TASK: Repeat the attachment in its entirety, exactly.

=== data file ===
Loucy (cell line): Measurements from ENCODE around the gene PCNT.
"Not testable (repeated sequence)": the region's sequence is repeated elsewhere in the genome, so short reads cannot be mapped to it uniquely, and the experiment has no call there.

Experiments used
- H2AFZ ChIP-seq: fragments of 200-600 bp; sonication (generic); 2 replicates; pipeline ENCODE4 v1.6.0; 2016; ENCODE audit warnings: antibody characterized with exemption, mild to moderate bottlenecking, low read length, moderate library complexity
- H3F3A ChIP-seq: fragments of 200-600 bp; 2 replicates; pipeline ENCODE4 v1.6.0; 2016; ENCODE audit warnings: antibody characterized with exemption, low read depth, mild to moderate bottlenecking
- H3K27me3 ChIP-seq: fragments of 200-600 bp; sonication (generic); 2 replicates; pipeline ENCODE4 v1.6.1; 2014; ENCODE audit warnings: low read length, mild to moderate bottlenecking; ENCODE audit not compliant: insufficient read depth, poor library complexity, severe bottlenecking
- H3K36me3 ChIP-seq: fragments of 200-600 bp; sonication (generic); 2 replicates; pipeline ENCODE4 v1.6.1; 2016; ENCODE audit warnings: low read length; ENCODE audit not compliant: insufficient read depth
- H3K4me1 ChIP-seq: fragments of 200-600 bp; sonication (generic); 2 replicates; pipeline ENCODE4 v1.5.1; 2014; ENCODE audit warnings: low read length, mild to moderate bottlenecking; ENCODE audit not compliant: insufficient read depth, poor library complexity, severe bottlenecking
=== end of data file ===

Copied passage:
Loucy (cell line): Measurements from ENCODE around the gene PCNT.
"Not testable (repeated sequence)": the region's sequence is repeated elsewhere in the genome, so short reads cannot be mapped to it uniquely, and the experiment has no call there.

Experiments used
- H2AFZ ChIP-seq: fragments of 200-600 bp; sonication (generic); 2 replicates; pipeline ENCODE4 v1.6.0; 2016; ENCODE audit warnings: antibody characterized with exemption, mild to moderate bottlenecking, low read length, moderate library complexity
- H3F3A ChIP-seq: fragments of 200-600 bp; 2 replicates; pipeline ENCODE4 v1.6.0; 2016; ENCODE audit warnings: antibody characterized with exemption, low read depth, mild to moderate bottlenecking
- H3K27me3 ChIP-seq: fragments of 200-600 bp; sonication (generic); 2 replicates; pipeline ENCODE4 v1.6.1; 2014; ENCODE audit warnings: low read length, mild to moderate bottlenecking; ENCODE audit not compliant: insufficient read depth, poor library complexity, severe bottlenecking
- H3K36me3 ChIP-seq: fragments of 200-600 bp; sonication (generic); 2 replicates; pipeline ENCODE4 v1.6.1; 2016; ENCODE audit warnings: low read length; ENCODE audit not compliant: insufficient read depth
- H3K4me1 ChIP-seq: fragments of 200-600 bp; sonication (generic); 2 replicates; pipeline ENCODE4 v1.5.1; 2014; ENCODE audit warnings: low read length, mild to moderate bottlenecking; ENCODE audit not compliant: insufficient read depth, poor library complexity, severe bottlenecking